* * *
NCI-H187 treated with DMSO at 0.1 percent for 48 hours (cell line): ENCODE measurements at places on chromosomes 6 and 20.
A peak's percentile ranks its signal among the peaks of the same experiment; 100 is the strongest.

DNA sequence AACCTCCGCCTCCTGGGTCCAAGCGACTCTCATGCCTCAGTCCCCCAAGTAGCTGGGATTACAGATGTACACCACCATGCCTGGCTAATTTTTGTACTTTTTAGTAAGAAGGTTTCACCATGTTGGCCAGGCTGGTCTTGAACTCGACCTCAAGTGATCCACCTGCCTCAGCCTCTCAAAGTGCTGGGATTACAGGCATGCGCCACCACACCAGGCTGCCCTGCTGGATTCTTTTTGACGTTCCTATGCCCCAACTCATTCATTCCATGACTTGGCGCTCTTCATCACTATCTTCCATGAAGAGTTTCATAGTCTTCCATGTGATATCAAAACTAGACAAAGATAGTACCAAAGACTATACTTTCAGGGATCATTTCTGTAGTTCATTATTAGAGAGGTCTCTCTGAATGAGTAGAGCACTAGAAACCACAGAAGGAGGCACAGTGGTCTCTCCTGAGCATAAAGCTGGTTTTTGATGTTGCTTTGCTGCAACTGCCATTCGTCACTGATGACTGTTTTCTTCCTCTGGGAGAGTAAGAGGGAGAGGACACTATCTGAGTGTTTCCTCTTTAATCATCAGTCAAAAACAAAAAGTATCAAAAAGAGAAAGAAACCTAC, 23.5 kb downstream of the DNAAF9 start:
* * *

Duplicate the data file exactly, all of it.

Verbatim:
NCI-H187 treated with DMSO at 0.1 percent for 48 hours (cell line): ENCODE measurements at places on chromosomes 6 and 20.
A peak's percentile ranks its signal among the peaks of the same experiment; 100 is the strongest.

DNA sequence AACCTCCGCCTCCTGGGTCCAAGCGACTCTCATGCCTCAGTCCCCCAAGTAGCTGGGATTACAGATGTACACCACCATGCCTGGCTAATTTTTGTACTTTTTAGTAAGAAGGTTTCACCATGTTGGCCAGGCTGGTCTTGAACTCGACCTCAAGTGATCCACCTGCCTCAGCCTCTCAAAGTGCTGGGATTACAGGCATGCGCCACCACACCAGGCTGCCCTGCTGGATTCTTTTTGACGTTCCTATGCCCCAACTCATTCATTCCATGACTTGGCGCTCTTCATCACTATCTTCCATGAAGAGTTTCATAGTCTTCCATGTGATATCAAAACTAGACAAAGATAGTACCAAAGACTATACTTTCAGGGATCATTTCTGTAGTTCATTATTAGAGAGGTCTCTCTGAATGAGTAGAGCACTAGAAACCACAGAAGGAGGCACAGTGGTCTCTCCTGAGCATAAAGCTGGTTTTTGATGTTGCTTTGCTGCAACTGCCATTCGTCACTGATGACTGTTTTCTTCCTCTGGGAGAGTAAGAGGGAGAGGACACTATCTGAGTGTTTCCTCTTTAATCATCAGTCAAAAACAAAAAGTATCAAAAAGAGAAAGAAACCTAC, 23.5 kb downstream of the DNAAF9 start: